I had some spare time on the way to the airport in my rental car on Friday, and I accidentally ended up stopping at the Denver Art Museum. I had to : the buildings an outdoor artwork there are quite eye-catching as one approaches it.
The Denver Art Museum opened its first exhibit in 1918. The Frederic C. Hamilton wing was added in 2006. Designed by Daniel Liebeskind, some critics panned its form as ‘too aggressive’. The red sculpture in front by artist Mark di Suvero is ‘Lao-Tzu’, named after the Chinese monk Lao-Tzu who is traditionally credited with the foundation of Taoism.
This giant broom and dustpan, titled ‘Big Sweep’ was installed in June 2006. The 30-foot-tall piece was the work of world famous artists Claes Oldenburg and Coosje van Bruggen.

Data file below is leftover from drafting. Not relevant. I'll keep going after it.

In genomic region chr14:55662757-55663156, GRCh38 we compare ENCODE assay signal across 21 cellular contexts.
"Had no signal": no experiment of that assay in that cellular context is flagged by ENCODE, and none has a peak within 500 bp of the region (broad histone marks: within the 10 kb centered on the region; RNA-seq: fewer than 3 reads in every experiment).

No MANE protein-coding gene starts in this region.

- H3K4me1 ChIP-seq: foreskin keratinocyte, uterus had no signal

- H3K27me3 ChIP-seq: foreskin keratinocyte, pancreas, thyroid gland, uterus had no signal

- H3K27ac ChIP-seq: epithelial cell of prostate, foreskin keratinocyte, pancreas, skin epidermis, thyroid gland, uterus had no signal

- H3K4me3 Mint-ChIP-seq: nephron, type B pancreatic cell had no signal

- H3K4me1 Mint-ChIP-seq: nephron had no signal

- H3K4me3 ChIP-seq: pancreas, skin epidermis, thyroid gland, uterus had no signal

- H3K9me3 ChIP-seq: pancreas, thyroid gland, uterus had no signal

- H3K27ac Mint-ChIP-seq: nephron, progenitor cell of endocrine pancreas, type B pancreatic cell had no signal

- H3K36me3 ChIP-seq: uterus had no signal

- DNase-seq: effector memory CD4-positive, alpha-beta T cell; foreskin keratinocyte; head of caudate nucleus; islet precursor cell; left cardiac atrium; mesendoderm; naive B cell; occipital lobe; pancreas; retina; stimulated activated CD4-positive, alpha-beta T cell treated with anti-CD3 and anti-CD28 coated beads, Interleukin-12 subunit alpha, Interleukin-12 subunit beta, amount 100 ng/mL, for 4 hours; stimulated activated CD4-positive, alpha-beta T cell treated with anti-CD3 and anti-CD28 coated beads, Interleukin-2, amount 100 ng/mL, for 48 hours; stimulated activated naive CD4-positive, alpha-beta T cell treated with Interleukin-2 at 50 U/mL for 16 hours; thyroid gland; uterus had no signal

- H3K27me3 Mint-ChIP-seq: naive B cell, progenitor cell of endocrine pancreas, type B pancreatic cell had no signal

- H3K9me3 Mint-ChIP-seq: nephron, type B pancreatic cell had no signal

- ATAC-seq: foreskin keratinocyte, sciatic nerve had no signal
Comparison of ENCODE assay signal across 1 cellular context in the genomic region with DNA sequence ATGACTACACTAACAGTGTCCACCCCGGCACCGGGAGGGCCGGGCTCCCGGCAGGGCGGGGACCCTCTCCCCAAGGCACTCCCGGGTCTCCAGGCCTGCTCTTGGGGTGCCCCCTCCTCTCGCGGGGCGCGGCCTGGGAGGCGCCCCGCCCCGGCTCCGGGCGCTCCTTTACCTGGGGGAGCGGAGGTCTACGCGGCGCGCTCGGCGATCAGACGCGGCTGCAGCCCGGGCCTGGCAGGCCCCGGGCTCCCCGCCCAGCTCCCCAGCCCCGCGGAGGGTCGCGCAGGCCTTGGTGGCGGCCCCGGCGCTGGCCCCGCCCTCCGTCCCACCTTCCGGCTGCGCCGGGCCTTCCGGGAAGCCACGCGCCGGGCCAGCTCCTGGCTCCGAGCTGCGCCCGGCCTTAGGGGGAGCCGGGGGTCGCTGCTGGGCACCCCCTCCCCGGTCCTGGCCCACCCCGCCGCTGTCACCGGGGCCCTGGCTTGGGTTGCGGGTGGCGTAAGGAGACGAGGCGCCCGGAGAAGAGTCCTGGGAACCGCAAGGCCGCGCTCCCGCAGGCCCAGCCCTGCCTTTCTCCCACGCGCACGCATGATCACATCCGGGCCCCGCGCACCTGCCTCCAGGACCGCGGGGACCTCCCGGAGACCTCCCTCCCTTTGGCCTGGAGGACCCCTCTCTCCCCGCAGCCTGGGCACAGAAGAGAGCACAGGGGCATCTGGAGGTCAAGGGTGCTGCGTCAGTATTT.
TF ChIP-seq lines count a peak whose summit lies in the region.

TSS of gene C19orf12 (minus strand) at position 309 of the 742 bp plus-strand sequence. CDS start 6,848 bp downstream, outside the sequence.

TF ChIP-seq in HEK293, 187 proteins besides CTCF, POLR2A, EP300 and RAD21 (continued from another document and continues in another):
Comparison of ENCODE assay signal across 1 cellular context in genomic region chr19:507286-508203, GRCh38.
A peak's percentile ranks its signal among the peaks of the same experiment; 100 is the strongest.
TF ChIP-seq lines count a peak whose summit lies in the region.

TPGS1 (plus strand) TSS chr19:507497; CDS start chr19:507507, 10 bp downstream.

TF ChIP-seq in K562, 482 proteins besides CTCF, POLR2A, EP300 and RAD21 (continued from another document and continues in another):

These seems to me to be offices and condos, right across from the Denver Art Museum. I suppose in such a location, a building can certainly not be just a plain square or rectangle!
This is the North Building of the museum, and it opened in 1971. The building was designed by Italian modernist architect Gio Ponti. In front of it is an outdoor American Indian styled sculpture. The white building in the background is the one that is lit up in lavender at night and that I posted a picture of, yesterday.
Yet another red outdoor artwork : the red painted steel chair is 21 feet tall and ten feet wide, and the painted fiberglass pony is six feet tall at the ears. The sculpture spent 1997 in New York City’s Central Park, where it was widely acclaimed before traveling to Denver in 1998 for permanent installation. It is called ‘The Yearling’.